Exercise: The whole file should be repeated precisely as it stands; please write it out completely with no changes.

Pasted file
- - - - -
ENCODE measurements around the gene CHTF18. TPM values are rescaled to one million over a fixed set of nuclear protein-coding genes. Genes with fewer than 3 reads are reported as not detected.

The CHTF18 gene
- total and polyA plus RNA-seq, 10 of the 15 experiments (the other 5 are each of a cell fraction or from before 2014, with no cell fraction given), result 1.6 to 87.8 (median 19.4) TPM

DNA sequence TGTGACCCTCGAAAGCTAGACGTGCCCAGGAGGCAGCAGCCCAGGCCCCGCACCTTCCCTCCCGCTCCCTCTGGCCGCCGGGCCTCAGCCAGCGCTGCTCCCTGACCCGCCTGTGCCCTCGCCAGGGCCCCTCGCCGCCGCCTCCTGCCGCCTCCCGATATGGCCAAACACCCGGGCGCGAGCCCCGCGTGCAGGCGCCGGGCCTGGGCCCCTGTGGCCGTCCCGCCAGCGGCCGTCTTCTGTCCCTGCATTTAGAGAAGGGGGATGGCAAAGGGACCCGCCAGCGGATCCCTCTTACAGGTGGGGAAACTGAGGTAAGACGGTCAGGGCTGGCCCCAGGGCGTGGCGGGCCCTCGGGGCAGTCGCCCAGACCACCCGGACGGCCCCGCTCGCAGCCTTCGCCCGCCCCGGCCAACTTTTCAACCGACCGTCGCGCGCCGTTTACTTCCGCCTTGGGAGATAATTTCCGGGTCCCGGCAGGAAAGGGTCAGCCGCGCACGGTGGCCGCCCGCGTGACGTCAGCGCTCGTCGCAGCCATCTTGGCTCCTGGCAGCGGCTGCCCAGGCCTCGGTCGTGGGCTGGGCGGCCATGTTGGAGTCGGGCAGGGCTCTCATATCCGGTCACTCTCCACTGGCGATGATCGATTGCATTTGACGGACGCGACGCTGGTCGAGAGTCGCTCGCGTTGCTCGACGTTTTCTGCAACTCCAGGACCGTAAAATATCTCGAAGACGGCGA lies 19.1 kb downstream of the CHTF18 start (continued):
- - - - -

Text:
ENCODE measurements around the gene CHTF18. TPM values are rescaled to one million over a fixed set of nuclear protein-coding genes. Genes with fewer than 3 reads are reported as not detected.

The CHTF18 gene
- total and polyA plus RNA-seq, 10 of the 15 experiments (the other 5 are each of a cell fraction or from before 2014, with no cell fraction given), result 1.6 to 87.8 (median 19.4) TPM

DNA sequence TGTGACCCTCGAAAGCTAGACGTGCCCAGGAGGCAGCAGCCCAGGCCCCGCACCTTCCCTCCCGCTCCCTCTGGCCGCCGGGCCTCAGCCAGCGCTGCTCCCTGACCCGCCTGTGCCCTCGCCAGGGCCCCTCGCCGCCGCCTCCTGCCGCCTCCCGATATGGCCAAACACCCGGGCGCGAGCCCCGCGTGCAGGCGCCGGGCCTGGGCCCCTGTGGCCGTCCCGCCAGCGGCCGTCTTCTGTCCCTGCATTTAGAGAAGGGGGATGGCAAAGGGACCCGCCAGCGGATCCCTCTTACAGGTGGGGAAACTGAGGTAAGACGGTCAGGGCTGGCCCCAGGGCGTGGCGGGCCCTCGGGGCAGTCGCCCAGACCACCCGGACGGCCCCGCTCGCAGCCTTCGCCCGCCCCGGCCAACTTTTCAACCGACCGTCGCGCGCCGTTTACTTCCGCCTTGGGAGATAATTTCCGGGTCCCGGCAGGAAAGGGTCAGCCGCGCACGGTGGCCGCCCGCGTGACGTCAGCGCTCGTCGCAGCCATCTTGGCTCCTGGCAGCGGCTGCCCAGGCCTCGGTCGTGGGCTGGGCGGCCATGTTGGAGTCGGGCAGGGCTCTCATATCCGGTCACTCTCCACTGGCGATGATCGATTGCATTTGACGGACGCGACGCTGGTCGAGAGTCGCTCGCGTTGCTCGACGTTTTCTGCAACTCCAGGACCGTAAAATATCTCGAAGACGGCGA lies 19.1 kb downstream of the CHTF18 start (continued):